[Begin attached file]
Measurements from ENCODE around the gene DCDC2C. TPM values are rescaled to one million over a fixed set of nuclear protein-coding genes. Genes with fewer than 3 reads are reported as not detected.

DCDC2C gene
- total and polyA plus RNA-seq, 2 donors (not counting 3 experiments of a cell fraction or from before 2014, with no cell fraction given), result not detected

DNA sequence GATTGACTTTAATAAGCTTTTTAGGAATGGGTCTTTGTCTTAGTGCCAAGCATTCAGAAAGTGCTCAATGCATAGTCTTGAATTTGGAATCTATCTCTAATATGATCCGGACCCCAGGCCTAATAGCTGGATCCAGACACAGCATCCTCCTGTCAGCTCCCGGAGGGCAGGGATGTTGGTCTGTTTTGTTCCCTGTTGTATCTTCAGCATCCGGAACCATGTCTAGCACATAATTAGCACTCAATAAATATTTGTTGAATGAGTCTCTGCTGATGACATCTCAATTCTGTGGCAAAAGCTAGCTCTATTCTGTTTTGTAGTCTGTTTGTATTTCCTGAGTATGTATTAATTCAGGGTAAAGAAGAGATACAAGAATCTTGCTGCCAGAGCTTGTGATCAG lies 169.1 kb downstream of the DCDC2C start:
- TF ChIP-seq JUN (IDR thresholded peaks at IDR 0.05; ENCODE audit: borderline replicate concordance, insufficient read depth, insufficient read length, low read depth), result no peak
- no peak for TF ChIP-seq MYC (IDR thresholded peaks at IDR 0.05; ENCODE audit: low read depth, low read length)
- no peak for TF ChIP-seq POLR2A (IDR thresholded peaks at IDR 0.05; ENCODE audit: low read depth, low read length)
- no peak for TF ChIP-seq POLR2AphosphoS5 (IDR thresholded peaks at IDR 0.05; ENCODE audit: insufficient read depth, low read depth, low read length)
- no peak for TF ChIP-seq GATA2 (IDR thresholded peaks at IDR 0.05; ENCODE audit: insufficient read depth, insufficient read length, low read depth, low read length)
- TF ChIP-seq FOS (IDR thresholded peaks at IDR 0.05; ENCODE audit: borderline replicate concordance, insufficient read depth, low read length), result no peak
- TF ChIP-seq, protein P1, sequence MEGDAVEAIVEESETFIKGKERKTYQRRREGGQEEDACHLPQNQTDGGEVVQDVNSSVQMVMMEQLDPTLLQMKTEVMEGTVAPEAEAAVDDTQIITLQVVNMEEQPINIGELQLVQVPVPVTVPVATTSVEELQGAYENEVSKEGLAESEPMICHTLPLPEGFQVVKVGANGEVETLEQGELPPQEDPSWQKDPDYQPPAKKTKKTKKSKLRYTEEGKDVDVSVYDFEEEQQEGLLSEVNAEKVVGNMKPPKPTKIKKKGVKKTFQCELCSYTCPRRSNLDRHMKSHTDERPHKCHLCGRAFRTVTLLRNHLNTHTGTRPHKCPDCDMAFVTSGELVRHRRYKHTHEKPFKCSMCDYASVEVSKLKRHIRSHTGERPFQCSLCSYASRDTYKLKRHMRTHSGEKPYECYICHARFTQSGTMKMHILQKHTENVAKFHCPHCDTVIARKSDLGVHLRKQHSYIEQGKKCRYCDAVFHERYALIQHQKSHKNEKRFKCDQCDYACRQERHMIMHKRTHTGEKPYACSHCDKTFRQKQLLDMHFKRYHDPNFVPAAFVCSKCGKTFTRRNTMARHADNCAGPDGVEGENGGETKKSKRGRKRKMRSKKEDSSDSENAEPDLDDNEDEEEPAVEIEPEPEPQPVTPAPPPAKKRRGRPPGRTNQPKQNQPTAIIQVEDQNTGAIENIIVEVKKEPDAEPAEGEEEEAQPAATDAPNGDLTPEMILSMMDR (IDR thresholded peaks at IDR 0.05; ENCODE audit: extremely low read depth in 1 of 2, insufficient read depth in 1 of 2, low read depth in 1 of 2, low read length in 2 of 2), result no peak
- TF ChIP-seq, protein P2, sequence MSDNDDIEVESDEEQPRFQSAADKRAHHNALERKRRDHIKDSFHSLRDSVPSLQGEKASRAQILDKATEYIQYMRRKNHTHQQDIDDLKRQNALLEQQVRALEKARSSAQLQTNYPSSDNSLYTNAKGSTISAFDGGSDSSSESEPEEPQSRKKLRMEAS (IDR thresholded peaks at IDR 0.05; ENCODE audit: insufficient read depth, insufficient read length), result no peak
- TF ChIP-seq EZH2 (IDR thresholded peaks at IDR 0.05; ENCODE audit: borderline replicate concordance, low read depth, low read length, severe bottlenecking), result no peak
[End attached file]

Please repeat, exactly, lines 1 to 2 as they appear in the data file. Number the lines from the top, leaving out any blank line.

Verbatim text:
Measurements from ENCODE around the gene DCDC2C. TPM values are rescaled to one million over a fixed set of nuclear protein-coding genes. Genes with fewer than 3 reads are reported as not detected.

DCDC2C gene